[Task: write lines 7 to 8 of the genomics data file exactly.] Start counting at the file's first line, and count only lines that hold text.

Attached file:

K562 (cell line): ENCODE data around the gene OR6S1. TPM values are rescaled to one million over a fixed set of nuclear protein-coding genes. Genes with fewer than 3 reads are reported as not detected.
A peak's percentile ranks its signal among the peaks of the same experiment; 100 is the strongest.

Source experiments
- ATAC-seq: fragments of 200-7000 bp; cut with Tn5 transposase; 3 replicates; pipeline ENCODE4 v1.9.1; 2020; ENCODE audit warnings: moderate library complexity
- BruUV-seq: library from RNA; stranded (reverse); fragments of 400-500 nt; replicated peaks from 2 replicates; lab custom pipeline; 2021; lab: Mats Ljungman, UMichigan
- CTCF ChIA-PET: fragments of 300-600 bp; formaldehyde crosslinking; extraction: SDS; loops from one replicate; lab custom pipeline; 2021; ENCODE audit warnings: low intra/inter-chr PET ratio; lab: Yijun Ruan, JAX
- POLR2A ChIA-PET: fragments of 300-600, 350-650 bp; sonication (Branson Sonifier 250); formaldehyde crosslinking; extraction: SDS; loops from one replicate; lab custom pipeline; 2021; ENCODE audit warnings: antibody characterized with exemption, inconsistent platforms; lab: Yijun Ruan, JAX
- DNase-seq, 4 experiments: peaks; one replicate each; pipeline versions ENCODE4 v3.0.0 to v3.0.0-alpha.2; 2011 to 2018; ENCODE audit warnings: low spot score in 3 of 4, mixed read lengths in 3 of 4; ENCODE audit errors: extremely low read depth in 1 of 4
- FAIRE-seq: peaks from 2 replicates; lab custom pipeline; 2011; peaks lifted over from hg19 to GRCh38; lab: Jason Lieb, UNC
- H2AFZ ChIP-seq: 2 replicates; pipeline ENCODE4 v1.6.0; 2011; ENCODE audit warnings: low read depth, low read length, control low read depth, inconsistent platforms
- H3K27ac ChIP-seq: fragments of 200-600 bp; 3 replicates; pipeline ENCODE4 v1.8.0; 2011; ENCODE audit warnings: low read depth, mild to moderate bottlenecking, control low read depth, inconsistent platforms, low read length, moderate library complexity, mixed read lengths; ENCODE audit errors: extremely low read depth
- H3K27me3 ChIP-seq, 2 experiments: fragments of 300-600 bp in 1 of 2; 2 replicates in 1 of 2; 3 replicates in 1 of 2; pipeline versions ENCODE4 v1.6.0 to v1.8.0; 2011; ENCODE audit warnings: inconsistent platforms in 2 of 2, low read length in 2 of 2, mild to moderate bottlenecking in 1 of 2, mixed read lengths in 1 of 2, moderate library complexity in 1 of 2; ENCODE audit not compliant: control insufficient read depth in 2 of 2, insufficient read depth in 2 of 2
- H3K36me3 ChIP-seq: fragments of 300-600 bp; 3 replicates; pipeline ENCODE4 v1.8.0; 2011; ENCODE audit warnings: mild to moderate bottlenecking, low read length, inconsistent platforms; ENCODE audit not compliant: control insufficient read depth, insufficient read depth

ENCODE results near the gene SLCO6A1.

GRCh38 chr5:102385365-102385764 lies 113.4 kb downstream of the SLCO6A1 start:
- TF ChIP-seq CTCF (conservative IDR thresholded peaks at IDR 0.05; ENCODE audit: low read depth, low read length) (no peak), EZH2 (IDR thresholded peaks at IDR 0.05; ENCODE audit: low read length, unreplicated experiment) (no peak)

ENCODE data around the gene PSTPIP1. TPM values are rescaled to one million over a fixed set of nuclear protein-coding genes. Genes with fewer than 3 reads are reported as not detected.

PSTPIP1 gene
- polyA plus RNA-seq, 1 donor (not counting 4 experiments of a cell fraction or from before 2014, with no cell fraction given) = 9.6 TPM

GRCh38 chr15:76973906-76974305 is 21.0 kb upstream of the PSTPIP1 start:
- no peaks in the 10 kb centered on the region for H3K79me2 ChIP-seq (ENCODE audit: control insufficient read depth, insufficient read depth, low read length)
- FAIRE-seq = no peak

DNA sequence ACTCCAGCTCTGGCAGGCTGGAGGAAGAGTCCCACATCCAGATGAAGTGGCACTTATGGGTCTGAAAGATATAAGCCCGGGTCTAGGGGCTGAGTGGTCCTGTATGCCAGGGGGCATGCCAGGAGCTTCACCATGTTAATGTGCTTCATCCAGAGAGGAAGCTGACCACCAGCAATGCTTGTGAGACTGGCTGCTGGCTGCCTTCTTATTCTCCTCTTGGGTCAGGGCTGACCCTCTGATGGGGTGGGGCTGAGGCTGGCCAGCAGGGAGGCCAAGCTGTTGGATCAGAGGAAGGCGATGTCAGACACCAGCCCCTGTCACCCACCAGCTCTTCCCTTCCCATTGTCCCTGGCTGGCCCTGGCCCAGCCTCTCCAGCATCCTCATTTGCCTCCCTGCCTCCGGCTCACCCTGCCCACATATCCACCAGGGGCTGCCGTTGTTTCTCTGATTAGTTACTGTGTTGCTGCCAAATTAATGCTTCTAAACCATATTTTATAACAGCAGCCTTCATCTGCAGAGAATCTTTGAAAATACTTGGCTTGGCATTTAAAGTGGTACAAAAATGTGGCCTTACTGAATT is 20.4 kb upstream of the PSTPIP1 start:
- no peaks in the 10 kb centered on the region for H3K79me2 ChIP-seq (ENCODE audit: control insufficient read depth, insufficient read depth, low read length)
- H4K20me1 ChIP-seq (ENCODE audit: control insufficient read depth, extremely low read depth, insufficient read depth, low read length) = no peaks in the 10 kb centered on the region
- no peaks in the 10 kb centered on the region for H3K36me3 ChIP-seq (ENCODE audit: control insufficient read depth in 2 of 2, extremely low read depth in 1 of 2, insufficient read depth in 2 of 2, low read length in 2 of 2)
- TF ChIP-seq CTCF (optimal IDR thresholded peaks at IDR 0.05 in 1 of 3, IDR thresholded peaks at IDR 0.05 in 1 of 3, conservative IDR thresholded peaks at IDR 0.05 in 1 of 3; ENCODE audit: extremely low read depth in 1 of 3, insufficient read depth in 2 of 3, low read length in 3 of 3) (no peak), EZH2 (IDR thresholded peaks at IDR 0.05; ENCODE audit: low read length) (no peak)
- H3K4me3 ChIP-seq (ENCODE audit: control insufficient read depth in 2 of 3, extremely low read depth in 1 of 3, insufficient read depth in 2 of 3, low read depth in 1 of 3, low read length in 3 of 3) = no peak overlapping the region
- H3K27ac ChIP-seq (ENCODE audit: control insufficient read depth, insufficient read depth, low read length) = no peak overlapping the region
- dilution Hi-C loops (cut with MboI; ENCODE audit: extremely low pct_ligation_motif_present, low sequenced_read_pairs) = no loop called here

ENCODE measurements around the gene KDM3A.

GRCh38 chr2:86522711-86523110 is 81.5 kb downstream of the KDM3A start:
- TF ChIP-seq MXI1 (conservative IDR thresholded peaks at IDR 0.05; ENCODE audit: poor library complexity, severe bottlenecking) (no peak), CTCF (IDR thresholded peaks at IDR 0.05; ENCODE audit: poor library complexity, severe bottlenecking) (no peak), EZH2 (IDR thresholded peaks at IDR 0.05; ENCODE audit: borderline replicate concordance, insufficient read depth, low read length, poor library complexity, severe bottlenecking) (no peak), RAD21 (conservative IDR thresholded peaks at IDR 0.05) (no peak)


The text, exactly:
- POLR2A ChIA-PET: fragments of 300-600, 350-650 bp; sonication (Branson Sonifier 250); formaldehyde crosslinking; extraction: SDS; loops from one replicate; lab custom pipeline; 2021; ENCODE audit warnings: antibody characterized with exemption, inconsistent platforms; lab: Yijun Ruan, JAX
- DNase-seq, 4 experiments: peaks; one replicate each; pipeline versions ENCODE4 v3.0.0 to v3.0.0-alpha.2; 2011 to 2018; ENCODE audit warnings: low spot score in 3 of 4, mixed read lengths in 3 of 4; ENCODE audit errors: extremely low read depth in 1 of 4